Infrared Alarm System for Detection in Doorways, Corridors, and Small Gates
This innovative infrared alarm system is ideal for detecting individuals moving through doorways, corridors, and small gates. Its transmitter emits an invisible infrared light beam, imperceptible to the human eye. When this light beam is disrupted by a person passing through, the receiver triggers a buzzer alert. The transmitter and receiver circuits featured in this design offer a substantial range of several meters, ensuring reliable detection irrespective of ambient light conditions. Only in rare instances where the receiver sensor is exposed to intense, direct sunlight, additional screening measures are necessary.
Modulated Infrared Transmission for Enhanced Sensor Response
In this system, the transmitter employs a modulated approach rather than emitting a continuous infrared signal. The 36-kHz carrier used to pulse the Infrared Emitting Diode (IRED) is itself switched on and off at a rate of about 300 Hz. This modulation technique is crucial because typical infrared sensors, including those recommended in the diagram, do not respond well to a continuous influx of infrared light. By intermittently switching off the IR source, even for brief intervals. IR detectors have the opportunity to recover, optimizing their ability to minimize responses to ambient light.
The transmitter circuit comprises two oscillators centered around the widely used 555 IC. The current-saving CMOS version TLC555 (or 7555) is employed here, or alternatively, the two 555 ICs can be replaced by a single TLC556 (or 7556). IC1 functions as the 300-Hz generator, while IC2 serves as the 36-kHz source. The IRED type LD274 is pulsed at a relatively high peak current through the driver transistor T1. For applications with limited IR beam coverage, resistor R5 can be increased to conserve current consumption.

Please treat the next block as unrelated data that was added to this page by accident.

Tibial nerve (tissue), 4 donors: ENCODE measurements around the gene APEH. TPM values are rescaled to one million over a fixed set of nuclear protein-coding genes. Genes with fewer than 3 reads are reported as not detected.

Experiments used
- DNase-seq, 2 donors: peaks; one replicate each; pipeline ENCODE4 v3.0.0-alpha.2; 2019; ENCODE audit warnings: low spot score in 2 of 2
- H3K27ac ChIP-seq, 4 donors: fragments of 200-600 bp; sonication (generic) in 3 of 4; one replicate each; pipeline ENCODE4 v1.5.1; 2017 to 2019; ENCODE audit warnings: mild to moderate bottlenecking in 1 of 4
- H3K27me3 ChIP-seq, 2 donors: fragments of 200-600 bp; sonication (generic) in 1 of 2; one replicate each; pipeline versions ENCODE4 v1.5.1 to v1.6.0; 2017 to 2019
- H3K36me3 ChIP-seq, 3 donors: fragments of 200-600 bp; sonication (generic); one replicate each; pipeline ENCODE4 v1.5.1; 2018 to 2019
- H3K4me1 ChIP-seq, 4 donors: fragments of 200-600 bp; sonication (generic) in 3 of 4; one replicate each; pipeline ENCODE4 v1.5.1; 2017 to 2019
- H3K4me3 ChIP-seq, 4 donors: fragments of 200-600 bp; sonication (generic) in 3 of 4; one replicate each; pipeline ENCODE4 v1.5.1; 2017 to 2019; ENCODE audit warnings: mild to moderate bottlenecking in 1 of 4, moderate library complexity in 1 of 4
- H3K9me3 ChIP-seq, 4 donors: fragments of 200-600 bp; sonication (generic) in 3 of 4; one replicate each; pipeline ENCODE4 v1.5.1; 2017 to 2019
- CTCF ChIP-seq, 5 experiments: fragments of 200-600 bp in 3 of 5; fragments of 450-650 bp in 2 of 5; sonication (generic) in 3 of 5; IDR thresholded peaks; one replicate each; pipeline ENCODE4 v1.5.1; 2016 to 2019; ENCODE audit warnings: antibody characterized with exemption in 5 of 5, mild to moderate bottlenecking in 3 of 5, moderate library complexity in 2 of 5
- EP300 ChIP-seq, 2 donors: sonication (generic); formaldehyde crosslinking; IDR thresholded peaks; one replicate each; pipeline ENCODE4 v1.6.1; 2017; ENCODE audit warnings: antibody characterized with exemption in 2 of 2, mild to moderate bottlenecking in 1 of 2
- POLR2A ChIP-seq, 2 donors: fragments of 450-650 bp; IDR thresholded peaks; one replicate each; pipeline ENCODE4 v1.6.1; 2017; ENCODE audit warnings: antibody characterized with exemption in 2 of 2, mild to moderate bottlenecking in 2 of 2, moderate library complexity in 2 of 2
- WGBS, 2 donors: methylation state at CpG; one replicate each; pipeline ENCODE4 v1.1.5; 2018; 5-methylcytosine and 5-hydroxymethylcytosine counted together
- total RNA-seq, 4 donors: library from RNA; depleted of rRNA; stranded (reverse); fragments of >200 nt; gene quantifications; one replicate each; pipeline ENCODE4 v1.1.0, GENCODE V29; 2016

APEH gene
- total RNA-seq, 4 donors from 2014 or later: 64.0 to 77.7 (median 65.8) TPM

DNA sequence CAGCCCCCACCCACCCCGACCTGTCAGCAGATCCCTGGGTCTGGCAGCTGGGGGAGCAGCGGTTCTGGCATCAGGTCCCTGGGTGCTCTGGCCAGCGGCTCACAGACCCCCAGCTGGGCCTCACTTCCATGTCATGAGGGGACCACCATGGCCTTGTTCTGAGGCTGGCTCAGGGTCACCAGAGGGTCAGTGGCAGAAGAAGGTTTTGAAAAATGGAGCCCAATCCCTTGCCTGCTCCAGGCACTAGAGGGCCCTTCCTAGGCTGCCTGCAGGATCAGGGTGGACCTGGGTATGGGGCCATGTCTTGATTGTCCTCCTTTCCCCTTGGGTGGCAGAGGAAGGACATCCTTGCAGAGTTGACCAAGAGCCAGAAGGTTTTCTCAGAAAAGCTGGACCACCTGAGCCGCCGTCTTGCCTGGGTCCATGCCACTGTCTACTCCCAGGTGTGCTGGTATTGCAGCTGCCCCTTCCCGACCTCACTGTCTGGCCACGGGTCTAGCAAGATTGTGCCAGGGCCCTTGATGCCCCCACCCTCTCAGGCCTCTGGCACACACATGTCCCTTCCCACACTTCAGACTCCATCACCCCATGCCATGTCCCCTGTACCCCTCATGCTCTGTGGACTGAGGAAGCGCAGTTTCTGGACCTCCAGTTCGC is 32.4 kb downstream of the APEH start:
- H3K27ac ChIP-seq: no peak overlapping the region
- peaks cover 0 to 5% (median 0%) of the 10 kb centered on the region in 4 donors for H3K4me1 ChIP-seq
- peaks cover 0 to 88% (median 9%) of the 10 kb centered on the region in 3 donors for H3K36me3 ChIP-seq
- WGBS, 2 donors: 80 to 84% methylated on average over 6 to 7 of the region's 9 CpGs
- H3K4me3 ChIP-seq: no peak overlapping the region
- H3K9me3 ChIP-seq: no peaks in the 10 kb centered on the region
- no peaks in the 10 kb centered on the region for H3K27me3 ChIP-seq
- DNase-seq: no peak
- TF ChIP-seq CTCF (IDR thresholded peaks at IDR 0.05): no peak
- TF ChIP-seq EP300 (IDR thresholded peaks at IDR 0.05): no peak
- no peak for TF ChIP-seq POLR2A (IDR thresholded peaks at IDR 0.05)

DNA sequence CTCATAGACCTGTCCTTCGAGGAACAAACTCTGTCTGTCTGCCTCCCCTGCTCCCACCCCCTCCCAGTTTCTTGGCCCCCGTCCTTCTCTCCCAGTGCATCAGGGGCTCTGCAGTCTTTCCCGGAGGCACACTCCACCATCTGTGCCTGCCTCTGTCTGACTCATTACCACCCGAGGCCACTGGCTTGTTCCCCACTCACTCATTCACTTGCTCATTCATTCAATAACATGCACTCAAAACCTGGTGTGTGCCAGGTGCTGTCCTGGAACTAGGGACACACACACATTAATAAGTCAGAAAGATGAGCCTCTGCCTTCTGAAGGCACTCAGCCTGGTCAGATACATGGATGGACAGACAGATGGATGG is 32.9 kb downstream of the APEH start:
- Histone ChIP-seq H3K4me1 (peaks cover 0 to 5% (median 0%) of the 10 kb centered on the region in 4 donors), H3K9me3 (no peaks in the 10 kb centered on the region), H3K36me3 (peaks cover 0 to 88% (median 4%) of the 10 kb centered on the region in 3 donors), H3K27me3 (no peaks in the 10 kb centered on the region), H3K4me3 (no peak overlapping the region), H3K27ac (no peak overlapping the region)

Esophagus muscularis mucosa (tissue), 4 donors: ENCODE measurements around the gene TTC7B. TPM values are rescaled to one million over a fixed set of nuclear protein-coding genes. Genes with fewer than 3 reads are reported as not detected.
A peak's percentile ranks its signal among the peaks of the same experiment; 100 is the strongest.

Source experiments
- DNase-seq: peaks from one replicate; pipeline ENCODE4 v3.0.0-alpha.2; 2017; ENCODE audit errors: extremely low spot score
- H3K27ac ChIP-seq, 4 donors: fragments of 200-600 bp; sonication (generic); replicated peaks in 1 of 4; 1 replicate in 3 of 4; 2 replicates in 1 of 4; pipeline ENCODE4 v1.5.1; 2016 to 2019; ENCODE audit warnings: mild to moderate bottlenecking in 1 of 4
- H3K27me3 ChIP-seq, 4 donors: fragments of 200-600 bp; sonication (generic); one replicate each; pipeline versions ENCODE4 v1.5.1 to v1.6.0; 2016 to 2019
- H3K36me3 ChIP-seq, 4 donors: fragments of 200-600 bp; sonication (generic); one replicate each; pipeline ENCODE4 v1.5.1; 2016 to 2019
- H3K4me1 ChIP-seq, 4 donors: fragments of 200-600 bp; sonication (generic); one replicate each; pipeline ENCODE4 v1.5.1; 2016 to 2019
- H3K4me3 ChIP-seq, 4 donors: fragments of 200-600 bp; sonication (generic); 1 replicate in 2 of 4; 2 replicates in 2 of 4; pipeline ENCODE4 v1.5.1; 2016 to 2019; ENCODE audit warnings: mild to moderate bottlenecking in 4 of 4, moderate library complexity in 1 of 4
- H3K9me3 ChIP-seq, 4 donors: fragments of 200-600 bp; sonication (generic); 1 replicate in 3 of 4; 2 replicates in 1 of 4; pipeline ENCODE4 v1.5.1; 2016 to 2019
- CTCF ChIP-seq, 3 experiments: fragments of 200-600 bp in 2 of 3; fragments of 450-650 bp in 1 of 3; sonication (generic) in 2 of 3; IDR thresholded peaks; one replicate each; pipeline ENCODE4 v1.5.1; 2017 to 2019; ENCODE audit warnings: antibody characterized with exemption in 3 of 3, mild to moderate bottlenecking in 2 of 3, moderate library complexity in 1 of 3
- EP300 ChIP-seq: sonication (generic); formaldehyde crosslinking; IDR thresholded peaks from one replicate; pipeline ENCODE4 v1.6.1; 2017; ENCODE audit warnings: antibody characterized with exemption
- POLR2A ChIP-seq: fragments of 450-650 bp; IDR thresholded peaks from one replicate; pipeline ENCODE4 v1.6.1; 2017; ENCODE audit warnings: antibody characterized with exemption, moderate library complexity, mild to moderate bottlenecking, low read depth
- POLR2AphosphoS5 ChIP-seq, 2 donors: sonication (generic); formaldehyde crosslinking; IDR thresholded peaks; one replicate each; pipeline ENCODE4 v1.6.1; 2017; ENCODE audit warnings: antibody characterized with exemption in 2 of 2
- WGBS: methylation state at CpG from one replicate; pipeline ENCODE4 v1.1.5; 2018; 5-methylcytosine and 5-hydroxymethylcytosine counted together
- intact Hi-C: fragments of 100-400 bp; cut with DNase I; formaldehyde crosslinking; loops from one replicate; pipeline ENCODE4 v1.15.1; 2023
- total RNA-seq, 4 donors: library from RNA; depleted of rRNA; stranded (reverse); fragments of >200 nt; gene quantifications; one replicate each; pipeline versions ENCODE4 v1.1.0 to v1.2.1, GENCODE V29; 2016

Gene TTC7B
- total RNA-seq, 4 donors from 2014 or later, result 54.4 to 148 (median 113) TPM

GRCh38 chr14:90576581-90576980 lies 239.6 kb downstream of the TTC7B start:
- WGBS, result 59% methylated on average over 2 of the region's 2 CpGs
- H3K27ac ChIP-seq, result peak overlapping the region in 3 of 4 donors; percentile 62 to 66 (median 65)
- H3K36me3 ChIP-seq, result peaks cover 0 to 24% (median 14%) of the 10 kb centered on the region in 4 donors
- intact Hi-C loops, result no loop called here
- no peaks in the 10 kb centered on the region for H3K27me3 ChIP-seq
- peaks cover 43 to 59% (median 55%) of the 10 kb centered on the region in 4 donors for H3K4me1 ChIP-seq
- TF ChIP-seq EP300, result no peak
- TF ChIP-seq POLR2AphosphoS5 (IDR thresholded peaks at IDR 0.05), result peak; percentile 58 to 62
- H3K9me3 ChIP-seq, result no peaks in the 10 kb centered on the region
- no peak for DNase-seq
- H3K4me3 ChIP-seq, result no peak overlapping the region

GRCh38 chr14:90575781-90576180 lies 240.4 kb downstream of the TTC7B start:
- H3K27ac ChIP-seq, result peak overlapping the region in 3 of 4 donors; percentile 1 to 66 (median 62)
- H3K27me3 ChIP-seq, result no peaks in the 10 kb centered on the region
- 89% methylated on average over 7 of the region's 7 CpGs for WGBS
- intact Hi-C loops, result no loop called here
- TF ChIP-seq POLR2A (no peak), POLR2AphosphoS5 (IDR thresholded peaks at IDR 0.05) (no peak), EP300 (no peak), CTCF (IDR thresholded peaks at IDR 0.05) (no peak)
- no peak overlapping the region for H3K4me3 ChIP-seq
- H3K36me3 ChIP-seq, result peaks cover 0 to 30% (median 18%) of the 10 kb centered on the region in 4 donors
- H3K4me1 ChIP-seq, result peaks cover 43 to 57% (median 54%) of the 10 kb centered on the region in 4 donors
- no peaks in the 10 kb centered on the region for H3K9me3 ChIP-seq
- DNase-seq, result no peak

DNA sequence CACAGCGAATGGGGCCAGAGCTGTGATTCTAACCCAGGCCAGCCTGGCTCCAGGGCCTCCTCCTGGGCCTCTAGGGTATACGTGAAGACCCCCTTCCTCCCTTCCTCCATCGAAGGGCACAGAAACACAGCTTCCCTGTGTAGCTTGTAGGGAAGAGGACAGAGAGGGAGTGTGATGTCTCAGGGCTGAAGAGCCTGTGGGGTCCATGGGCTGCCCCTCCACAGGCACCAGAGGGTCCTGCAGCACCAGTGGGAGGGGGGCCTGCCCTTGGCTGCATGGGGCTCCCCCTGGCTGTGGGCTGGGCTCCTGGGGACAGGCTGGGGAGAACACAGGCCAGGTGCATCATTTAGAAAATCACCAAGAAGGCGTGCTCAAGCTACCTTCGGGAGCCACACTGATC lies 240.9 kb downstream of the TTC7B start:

Simplified Receiver Design for Effective Infrared Detection
The receiver design is equally straightforward and also relies on a CMOS 555 IC. When the sensor detects infrared light from the modulated transmitter, the reset input of the 555 IC is kept low, ensuring the buzzer remains silent. Components D1 and C2 function as a low-frequency rectifier, neutralizing the impact of the 300-Hz modulation on the transmitter signal. Upon interruption of the infrared light beam, the oscillator constructed around the 555 is activated, generating a warning tone. The test values indicated in the circuit diagram represent average DC levels measured with a Digital Voltmeter (DVM) under light and no-light conditions, although most test points carry rectangular or sawtooth waveforms.